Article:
If you are at work when you read this review, do not – and I repeat, do not - click on the Deliverance soundtrack! Using your mouse to slide the pig, devil, horse – or whichever critter is showing – to the screen’s right will reveal the bag menu on the lower portion of the screen. The first option is computer bags, a topic that is usually covered here on Gear Diary, but we aren’t stopping there! Click on the next option, Photography Bags, and scroll through until you see the subject of today’s review – the photography bag.link until you’ve turned your computer’s speakers way down. With that said, you just haven’t lived until you’ve clicked on the site and experienced the unintelligible hillbilly yodeling which could have made it onto the
Available in color combinations including dark brown/oatmeal/pale olive, black/gun metal/light gray, purple/light purple/orange, and the dark red/red/light blue I was sent, The 7 Million Dollar Home (7MDH) is touted as a “A protective environment for your basic photo and or video equipment that doesn’t scream “photo bag!”” At first glance I would have to agree – it looks like a fat messenger bag. In fact, I would be more likely to think that there was an expensive laptop inside the 7MDH than an expensive camera setup.
The 7 Million Dollar Home measures approximately 15″ wide x 10″ tall x 7″ deep; it has a water resistant 1000D Nylon shell, and its interior is lined in 420D Ripstop Nylon. This is all well and good for me to repeat here, but what will really stick in your mind when first unwrapping the bag is that it looks and feels substantial. The 7MDH is finished very well; there are no lose strings, no strange stitching, everything about it screams quality. The parts that touch your camera are soft, and the parts that will hold your gear don’t look like they will snag. The 7 Million Dollar Home is the second largest Crumpler photography bag; behind it are six smaller sized bags, with the next larger being the near gargantuan Brazillian Dollar Home.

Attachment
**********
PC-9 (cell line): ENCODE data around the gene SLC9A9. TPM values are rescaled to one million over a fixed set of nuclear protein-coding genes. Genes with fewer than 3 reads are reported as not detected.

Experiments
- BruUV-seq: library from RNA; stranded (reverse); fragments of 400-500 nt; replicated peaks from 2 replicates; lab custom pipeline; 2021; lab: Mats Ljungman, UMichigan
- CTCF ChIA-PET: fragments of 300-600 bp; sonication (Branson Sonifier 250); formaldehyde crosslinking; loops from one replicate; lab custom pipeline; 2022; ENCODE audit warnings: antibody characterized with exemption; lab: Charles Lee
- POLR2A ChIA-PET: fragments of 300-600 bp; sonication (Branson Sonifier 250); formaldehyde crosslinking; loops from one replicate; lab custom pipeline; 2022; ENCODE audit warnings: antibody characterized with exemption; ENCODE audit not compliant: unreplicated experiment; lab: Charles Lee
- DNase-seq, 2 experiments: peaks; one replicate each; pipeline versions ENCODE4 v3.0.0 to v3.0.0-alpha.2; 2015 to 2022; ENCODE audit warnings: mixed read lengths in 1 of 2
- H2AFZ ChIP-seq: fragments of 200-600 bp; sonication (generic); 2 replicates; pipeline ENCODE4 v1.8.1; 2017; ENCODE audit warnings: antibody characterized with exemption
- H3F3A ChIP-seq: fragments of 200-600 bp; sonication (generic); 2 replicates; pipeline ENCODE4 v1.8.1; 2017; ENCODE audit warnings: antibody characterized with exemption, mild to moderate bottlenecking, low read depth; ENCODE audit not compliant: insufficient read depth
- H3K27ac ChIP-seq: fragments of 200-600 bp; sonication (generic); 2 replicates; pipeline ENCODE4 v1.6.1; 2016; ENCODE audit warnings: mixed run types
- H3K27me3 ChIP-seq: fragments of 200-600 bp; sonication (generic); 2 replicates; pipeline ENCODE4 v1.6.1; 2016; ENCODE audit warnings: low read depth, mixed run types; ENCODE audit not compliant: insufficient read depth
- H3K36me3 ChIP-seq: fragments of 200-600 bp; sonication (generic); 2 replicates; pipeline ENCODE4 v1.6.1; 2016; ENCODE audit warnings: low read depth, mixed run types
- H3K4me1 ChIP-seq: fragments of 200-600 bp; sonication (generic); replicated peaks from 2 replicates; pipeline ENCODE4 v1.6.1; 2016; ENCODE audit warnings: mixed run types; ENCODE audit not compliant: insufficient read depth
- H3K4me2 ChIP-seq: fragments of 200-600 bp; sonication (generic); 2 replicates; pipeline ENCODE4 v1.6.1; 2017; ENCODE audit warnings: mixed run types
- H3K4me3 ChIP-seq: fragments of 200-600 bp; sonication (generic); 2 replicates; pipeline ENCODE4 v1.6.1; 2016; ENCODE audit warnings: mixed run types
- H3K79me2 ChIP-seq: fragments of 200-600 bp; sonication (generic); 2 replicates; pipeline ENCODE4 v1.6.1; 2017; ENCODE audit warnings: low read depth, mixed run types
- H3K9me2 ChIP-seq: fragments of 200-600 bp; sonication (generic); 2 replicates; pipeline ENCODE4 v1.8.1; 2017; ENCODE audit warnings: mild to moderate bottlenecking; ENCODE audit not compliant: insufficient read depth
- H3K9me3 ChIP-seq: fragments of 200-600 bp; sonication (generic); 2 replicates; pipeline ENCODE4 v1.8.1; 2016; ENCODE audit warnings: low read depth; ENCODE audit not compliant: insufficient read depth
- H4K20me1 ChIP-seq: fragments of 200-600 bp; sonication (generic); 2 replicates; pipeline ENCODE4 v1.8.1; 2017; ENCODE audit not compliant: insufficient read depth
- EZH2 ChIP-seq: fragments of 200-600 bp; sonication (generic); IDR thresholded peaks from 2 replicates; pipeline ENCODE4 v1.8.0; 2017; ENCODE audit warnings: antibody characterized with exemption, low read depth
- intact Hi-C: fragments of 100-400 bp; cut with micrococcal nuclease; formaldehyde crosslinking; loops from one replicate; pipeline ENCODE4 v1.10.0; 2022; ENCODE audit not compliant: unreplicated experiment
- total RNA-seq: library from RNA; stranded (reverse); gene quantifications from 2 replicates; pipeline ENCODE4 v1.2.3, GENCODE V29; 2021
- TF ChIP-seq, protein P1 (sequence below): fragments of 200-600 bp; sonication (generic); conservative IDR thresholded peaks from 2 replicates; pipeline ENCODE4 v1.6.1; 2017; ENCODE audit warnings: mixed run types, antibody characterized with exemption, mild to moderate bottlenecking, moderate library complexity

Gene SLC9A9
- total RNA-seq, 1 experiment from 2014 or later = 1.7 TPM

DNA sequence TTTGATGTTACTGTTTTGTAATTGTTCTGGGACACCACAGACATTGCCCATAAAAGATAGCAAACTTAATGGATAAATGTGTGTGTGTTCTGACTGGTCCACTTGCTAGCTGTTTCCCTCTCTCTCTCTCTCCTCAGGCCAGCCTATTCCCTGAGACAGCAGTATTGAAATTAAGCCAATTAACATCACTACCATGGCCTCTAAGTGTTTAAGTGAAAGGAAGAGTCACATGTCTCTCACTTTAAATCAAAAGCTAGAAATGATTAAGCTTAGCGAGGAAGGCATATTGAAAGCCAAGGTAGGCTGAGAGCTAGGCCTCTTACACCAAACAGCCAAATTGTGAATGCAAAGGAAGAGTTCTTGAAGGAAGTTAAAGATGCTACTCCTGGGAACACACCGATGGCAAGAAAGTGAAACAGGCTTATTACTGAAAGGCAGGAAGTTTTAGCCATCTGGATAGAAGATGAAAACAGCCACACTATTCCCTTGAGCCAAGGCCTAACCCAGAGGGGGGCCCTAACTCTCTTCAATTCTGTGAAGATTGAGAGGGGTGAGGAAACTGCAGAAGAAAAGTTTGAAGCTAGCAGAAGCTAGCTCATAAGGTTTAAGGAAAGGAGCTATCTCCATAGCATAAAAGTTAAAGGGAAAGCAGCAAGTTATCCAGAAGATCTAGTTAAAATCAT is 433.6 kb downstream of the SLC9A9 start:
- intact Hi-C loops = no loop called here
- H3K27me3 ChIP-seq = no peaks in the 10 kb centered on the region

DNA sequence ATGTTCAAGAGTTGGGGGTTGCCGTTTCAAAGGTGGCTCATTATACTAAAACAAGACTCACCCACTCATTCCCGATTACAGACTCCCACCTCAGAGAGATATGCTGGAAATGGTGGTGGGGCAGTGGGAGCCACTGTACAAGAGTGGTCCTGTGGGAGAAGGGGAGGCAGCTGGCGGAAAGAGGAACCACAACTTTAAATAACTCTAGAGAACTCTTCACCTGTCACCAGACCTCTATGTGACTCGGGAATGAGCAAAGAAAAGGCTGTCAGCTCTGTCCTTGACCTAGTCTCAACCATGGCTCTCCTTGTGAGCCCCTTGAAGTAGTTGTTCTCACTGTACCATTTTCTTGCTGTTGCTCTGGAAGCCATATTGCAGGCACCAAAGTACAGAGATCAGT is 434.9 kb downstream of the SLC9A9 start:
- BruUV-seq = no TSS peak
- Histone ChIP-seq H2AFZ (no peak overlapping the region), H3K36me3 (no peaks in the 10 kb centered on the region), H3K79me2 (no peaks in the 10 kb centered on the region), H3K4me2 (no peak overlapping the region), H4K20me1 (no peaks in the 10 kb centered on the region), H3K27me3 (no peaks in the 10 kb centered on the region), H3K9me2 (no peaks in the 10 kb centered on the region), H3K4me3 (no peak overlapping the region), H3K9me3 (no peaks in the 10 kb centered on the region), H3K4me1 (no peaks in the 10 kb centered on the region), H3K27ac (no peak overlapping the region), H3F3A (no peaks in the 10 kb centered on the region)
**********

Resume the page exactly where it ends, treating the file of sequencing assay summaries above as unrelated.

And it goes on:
Let’s start at the front and take a tour around the bag…
The wide front flap of the bag has a 1.1″ rubber Crumpler logo, and there is a same sized logo on the removable shoulder pad; these are the only external branding. There is a 1″ wide reinforced fabric handle on the top of the bag, which although it isn’t really padded should allow it to serve for relieving shoulder strain and repositioning the bag.
Although the 7MDH is technically a messenger style bag, it can double as a briefcase due to the handle position and the fact that the 2″ wide nylon shoulder strap can be completely removed. The back of the bag is bare; although I realize that this isn’t a traditional messenger bag per se, it does seem like a slash pocket should be here. Even photographers have down time and might like to carry along some reading material!
The left side of the bag has a 1.5″ wide reinforced fabric band which has been stitched to form two separate open loops for attaching accessories that have clips or for slipping a large tripod’s leg through.
The left side has the same two loops.
The bag is fastened with a 1.25″ plastic pinch-clip; a 1″ wide nylon strap allows the flap to be tightened or loosened depending upon the bag’s fullness.
Unclipping the front flap reveals a 5″ wide dual-purpose Velcro patch which attaches to the flaps 5.5″ x 2.5″ patch. Why in the world would there be a patch of Velcro here when there is a perfectly good clip on the bottom? Probably so that the flap does not always have to be clipped down, although the Velcro can seem a little redundant at times.